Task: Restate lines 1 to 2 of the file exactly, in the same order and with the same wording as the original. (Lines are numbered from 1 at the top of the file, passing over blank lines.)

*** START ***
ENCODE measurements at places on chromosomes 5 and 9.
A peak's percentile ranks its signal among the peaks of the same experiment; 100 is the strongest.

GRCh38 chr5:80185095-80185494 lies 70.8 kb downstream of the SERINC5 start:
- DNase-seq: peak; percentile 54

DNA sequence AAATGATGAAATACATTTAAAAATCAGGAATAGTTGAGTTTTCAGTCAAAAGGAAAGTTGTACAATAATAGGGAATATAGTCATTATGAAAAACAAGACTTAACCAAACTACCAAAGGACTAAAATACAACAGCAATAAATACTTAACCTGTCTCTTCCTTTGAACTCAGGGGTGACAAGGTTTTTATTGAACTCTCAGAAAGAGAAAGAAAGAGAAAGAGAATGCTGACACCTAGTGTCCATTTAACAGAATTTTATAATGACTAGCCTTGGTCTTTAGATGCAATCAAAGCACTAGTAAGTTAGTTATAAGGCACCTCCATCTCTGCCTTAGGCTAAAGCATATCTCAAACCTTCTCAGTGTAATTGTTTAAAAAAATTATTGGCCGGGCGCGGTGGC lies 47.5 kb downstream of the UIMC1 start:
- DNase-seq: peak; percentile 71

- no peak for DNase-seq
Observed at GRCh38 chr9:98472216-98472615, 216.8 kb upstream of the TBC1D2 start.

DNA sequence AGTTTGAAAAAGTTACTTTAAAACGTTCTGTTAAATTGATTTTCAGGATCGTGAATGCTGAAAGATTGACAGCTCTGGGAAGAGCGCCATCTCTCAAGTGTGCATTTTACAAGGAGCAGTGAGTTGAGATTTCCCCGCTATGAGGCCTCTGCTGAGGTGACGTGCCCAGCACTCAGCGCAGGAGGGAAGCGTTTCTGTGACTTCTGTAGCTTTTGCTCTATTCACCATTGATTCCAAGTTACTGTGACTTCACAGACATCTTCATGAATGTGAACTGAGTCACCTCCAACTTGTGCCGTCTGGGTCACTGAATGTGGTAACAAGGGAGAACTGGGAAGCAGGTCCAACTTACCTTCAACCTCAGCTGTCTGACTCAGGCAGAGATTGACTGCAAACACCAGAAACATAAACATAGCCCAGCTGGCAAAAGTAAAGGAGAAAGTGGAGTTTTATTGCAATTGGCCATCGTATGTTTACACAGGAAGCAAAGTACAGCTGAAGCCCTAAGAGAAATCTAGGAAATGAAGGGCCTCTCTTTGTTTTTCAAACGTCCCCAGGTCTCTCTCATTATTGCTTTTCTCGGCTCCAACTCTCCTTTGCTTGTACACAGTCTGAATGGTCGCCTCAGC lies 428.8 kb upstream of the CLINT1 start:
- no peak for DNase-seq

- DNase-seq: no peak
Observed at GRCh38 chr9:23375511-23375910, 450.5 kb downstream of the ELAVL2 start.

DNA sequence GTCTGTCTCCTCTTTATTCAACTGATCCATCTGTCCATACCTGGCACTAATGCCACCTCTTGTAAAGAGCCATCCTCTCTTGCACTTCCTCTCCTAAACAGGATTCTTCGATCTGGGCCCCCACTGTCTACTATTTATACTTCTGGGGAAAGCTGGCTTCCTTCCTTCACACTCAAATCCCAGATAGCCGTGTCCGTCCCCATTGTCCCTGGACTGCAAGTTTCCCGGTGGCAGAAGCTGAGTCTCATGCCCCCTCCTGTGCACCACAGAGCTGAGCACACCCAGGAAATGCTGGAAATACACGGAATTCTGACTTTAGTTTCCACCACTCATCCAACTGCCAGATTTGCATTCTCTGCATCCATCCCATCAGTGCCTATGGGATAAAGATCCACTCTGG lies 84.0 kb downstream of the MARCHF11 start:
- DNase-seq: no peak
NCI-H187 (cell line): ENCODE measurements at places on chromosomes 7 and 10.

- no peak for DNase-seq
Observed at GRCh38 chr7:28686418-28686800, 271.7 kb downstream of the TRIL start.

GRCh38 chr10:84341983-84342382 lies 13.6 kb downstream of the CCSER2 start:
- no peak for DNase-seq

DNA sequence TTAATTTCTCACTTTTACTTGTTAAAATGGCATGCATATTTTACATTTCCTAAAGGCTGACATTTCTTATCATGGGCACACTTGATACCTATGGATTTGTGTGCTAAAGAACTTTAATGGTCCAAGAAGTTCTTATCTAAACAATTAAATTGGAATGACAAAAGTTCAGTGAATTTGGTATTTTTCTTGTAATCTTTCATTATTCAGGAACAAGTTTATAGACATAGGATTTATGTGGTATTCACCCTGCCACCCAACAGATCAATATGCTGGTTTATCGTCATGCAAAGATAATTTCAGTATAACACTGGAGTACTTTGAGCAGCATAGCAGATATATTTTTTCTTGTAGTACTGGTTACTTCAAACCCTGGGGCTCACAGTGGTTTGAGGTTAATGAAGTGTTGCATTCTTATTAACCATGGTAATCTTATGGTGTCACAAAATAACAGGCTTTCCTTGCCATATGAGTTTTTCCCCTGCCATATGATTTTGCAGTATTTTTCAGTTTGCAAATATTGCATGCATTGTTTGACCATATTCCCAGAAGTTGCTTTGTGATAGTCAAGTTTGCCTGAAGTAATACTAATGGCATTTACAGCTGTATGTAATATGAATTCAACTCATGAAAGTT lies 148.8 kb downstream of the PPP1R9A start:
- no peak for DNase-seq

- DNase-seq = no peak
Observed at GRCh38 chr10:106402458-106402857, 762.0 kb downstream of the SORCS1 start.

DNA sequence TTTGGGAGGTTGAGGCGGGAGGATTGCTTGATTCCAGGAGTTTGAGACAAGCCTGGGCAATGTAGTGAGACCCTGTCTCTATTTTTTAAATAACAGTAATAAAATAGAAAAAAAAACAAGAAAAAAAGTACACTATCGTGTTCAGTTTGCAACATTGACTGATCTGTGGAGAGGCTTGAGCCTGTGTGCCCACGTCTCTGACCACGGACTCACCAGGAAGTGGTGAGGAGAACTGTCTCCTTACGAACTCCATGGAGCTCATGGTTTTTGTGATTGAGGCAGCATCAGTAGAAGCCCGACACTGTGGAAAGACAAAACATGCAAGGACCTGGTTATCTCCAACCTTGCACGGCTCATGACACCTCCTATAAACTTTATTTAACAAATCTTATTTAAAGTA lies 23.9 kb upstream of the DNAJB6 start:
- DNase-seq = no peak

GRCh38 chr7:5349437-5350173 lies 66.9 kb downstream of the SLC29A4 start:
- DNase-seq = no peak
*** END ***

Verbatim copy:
ENCODE measurements at places on chromosomes 5 and 9.
A peak's percentile ranks its signal among the peaks of the same experiment; 100 is the strongest.